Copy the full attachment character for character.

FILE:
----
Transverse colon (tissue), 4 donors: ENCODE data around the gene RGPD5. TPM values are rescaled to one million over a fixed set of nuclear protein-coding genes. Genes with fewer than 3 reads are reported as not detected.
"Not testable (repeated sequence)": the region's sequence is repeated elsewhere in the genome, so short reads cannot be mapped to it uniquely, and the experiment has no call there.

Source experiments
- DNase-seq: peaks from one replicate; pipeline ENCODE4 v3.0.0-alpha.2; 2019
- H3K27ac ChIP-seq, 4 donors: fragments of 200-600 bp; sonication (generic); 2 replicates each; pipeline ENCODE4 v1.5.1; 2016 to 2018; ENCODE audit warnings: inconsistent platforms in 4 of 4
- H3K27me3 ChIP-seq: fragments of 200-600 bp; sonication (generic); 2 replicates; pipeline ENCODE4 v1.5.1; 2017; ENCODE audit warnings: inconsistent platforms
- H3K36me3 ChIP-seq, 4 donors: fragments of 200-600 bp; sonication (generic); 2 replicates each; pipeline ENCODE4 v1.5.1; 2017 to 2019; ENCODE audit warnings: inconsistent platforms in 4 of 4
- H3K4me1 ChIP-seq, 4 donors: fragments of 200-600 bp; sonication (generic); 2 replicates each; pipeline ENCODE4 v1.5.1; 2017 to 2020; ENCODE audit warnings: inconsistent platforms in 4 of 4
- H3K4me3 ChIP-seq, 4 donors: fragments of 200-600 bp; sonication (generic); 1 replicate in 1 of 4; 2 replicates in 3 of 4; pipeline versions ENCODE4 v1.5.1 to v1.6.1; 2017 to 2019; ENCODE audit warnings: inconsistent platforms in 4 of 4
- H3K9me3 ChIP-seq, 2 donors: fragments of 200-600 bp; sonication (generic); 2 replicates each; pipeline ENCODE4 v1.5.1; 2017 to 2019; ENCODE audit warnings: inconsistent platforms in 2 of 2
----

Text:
Transverse colon (tissue), 4 donors: ENCODE data around the gene RGPD5. TPM values are rescaled to one million over a fixed set of nuclear protein-coding genes. Genes with fewer than 3 reads are reported as not detected.
"Not testable (repeated sequence)": the region's sequence is repeated elsewhere in the genome, so short reads cannot be mapped to it uniquely, and the experiment has no call there.

Source experiments
- DNase-seq: peaks from one replicate; pipeline ENCODE4 v3.0.0-alpha.2; 2019
- H3K27ac ChIP-seq, 4 donors: fragments of 200-600 bp; sonication (generic); 2 replicates each; pipeline ENCODE4 v1.5.1; 2016 to 2018; ENCODE audit warnings: inconsistent platforms in 4 of 4
- H3K27me3 ChIP-seq: fragments of 200-600 bp; sonication (generic); 2 replicates; pipeline ENCODE4 v1.5.1; 2017; ENCODE audit warnings: inconsistent platforms
- H3K36me3 ChIP-seq, 4 donors: fragments of 200-600 bp; sonication (generic); 2 replicates each; pipeline ENCODE4 v1.5.1; 2017 to 2019; ENCODE audit warnings: inconsistent platforms in 4 of 4
- H3K4me1 ChIP-seq, 4 donors: fragments of 200-600 bp; sonication (generic); 2 replicates each; pipeline ENCODE4 v1.5.1; 2017 to 2020; ENCODE audit warnings: inconsistent platforms in 4 of 4
- H3K4me3 ChIP-seq, 4 donors: fragments of 200-600 bp; sonication (generic); 1 replicate in 1 of 4; 2 replicates in 3 of 4; pipeline versions ENCODE4 v1.5.1 to v1.6.1; 2017 to 2019; ENCODE audit warnings: inconsistent platforms in 4 of 4
- H3K9me3 ChIP-seq, 2 donors: fragments of 200-600 bp; sonication (generic); 2 replicates each; pipeline ENCODE4 v1.5.1; 2017 to 2019; ENCODE audit warnings: inconsistent platforms in 2 of 2